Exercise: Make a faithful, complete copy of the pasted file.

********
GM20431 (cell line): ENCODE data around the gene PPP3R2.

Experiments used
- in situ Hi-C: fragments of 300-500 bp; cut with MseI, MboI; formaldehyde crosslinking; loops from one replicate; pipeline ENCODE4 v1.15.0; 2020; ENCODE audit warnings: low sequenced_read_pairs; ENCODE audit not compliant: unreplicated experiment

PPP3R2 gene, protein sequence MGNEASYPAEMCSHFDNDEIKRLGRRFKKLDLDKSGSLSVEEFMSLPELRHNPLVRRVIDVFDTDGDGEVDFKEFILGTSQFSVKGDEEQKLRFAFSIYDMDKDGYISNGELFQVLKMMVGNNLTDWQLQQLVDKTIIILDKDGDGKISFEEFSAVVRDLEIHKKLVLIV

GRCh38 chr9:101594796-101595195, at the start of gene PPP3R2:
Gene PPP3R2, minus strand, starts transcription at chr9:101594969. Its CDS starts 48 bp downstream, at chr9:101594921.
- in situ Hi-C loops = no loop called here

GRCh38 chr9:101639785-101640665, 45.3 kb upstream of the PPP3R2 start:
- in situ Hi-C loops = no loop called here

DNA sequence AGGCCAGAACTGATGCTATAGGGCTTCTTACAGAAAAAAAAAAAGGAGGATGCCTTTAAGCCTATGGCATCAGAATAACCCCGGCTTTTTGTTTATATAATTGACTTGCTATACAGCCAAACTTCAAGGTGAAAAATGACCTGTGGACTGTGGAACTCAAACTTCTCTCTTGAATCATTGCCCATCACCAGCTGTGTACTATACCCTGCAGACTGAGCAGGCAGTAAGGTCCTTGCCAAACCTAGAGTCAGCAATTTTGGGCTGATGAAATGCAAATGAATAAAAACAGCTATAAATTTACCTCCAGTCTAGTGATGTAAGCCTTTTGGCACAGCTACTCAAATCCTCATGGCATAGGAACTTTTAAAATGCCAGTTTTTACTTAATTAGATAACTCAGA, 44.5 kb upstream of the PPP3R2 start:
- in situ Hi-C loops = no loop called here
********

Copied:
GM20431 (cell line): ENCODE data around the gene PPP3R2.

Experiments used
- in situ Hi-C: fragments of 300-500 bp; cut with MseI, MboI; formaldehyde crosslinking; loops from one replicate; pipeline ENCODE4 v1.15.0; 2020; ENCODE audit warnings: low sequenced_read_pairs; ENCODE audit not compliant: unreplicated experiment

PPP3R2 gene, protein sequence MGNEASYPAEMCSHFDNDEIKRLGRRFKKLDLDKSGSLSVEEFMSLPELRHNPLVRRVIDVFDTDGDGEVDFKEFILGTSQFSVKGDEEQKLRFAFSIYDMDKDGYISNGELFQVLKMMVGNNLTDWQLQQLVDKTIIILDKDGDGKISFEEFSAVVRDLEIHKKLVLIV

GRCh38 chr9:101594796-101595195, at the start of gene PPP3R2:
Gene PPP3R2, minus strand, starts transcription at chr9:101594969. Its CDS starts 48 bp downstream, at chr9:101594921.
- in situ Hi-C loops = no loop called here

GRCh38 chr9:101639785-101640665, 45.3 kb upstream of the PPP3R2 start:
- in situ Hi-C loops = no loop called here

DNA sequence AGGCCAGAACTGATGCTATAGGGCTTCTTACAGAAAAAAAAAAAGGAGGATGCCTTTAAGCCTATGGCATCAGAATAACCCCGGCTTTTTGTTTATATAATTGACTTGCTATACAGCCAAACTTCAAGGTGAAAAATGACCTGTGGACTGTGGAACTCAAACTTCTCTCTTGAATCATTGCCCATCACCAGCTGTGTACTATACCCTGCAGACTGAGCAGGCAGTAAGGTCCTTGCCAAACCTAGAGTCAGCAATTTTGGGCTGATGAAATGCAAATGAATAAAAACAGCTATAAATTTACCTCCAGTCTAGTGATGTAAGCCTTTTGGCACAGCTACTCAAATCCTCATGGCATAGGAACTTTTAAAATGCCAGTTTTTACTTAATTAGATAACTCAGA, 44.5 kb upstream of the PPP3R2 start:
- in situ Hi-C loops = no loop called here